Whether you’re growing right now or putting plans in motion to expand soon, many small business owners experience an amount of uncertainty when transitioning from a business of one to a team of staff.
Where do you start with handing over work? How do you figure out when and who to hire?
We’ve covered the latter topic previously, so now we wanted to take a look from a business and systems perspective as to how you can set yourself up properly to manage growth.
#1. Assess Your Business
We raised a point in our previous article that simply being busy is not a good enough reason to be hiring. The key is, are you busy with the right kind of work? Is your plate full with tasks that will grow your business, or “busy work” that has you chasing your tail?
To successfully grow and manage a team, your business really needs to consist of repeatable tasks that can easily be taken over by someone else. “Can I put a system around this?” is a key question.
If your business is heavily reliant on you as the founder—for example, if you have created the kind of business model where customers will expect a personal response all the time—then this is very difficult to simply hand over to others. You need to assess your business from that perspective. Are there tasks you could be automating or tasks that aren’t as efficient as they could be because they rely heavily on you?
How scalable are you?
Scalability is the key goal behind wanting to ensure you have repeatable tasks which can easily be systemized and assigned to others. This is one reason to look at whether turning your business into a kind of “productized service” is a good idea.
A productized service is where you create a “done for you” package of clearly defined tasks for your customers. Usually, you will charge a set monthly package amount to customers and have strict parameters around what you will and will not do.
For example, Design Pickle is a productized service. We clearly define what our service “package” includes and we charge a monthly fee. The advantage to your business doing the same? There are several, so let’s take a look at the main ones:
- This gives you the power of scalability. When you offer a set range of services in a package, it is very easy to put a system around them, hire on others, and train them in how to serve your customers.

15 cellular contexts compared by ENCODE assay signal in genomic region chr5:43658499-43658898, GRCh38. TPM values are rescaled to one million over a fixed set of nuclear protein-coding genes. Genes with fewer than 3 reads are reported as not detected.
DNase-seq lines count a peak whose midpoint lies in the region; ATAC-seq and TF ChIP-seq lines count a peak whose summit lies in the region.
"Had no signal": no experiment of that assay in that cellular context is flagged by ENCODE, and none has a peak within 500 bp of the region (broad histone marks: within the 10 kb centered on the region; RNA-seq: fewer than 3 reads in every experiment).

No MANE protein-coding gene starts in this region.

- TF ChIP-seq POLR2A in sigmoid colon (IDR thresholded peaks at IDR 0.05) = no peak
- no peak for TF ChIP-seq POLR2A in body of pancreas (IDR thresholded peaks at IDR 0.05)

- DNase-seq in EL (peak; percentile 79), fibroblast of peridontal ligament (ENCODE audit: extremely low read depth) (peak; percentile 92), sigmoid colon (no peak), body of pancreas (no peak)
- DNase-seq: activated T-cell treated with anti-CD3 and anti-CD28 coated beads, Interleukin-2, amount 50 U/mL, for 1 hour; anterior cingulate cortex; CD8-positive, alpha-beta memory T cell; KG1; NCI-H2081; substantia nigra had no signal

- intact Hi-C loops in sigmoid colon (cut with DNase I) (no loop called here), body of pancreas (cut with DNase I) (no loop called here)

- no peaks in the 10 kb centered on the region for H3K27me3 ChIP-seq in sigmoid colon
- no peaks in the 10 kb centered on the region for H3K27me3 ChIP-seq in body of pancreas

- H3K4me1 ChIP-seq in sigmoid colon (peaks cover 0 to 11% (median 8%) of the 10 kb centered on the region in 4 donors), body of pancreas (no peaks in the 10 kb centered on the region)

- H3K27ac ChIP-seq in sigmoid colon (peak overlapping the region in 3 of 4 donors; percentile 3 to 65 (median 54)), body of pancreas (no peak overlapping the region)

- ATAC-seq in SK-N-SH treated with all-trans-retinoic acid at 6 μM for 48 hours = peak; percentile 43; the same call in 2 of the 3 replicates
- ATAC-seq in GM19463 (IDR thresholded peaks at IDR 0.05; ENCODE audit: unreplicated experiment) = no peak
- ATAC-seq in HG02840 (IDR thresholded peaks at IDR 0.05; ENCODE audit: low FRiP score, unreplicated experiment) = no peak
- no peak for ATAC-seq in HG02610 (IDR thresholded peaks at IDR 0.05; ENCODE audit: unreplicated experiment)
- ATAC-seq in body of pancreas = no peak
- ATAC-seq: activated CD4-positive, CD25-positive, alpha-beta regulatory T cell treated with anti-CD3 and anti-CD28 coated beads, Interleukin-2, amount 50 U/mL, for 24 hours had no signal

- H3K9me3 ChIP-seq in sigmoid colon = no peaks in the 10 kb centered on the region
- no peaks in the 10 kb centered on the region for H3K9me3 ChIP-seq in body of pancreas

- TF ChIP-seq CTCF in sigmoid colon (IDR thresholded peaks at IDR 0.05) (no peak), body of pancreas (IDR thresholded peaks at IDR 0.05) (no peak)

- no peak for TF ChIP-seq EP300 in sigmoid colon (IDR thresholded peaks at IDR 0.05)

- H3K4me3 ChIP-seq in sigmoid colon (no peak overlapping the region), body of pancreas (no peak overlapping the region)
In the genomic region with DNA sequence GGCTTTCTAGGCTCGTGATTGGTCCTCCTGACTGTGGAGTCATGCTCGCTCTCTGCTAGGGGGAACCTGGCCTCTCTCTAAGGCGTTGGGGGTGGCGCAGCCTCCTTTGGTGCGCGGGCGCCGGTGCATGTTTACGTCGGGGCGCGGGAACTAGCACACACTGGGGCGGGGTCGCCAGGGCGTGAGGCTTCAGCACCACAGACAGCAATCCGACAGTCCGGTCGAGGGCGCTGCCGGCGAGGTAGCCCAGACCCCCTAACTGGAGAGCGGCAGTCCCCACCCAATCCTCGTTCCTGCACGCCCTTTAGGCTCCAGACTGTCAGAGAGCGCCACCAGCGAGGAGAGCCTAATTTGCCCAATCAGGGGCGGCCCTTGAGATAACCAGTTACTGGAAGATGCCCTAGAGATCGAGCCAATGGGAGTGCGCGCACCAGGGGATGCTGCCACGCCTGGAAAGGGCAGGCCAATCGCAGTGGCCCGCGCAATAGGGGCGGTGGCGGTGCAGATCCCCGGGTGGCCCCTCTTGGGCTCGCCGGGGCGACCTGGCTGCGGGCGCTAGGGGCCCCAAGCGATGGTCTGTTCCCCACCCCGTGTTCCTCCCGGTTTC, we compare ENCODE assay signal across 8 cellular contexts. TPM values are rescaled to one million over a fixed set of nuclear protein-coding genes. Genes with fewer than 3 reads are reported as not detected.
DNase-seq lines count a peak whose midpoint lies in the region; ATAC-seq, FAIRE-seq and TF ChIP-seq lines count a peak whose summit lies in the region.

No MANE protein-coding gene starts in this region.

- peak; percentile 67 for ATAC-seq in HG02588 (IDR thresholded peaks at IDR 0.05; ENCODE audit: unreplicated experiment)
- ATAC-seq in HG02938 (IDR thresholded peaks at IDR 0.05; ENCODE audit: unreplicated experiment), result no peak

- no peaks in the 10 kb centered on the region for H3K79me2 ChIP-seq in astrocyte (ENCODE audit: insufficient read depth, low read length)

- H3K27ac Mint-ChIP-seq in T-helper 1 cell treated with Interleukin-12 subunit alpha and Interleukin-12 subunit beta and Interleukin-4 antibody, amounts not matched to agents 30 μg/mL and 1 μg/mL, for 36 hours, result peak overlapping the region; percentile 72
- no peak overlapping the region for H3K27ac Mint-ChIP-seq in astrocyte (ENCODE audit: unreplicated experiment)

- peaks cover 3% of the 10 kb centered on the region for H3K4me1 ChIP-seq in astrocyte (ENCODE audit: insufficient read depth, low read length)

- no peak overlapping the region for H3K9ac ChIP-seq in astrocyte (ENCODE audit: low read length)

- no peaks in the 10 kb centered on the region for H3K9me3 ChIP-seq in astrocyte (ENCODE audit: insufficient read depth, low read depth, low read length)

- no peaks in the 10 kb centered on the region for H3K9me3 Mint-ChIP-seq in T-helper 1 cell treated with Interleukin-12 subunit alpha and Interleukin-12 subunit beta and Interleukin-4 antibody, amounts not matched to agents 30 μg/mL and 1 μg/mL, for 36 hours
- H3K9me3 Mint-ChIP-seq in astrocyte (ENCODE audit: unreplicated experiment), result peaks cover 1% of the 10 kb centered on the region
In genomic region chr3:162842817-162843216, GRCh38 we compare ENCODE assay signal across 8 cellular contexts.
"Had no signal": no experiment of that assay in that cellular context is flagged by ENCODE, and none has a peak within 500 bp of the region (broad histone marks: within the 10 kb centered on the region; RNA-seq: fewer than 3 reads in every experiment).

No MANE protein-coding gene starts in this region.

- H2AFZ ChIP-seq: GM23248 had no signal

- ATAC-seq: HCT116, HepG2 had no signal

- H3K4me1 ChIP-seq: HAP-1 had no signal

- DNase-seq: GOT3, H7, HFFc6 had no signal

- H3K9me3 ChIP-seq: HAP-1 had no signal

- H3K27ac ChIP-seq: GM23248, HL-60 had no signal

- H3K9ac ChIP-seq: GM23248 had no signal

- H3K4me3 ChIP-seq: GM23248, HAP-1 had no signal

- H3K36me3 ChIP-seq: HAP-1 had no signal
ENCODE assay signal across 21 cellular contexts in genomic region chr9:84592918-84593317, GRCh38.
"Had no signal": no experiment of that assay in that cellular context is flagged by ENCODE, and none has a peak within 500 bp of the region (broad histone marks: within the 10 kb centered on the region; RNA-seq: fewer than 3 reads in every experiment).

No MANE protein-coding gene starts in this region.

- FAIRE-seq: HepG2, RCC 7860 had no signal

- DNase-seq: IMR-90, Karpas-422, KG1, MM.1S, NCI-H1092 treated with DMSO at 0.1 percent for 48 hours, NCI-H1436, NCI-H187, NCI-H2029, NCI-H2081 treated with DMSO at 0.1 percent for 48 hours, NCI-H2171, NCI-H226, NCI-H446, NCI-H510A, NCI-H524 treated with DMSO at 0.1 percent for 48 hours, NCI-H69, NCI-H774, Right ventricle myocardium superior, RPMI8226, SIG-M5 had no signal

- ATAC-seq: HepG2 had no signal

- It helps to eliminate requests for “extras” which can take up more time and resources, especially if those are things you don’t do often.
- It helps to give you predictability in terms of income, which allows you to budget for necessary expenses—including paying staff.
- It helps to reduce time spent answering questions or giving guidance on your part as your team can follow a clear system.
#2. Create Good Systems
Good systems underpin every business that scales successfully. Without them, things can often descend into chaos with even more of your time spent reacting to situations instead of taking a proactive stance.
This is where process mapping can be helpful. Can you name every single task involved with your service and map out a system for how it happens? If you can do that, great news, you should be able to pass those tasks onto members of your team.
It may sound like overkill, but one of the keys to “good” systems is making sure you include every part, task, or known variable in them. No matter how minor it may seem, if you don’t have that tiny task “everyone knows” noted down in the process, it will get left out at some point in the future and potentially cause headaches or extra work.
Again, if it can be systemized or even automated and clearly written down, it helps you to manage a growing business.
#3. Document Everything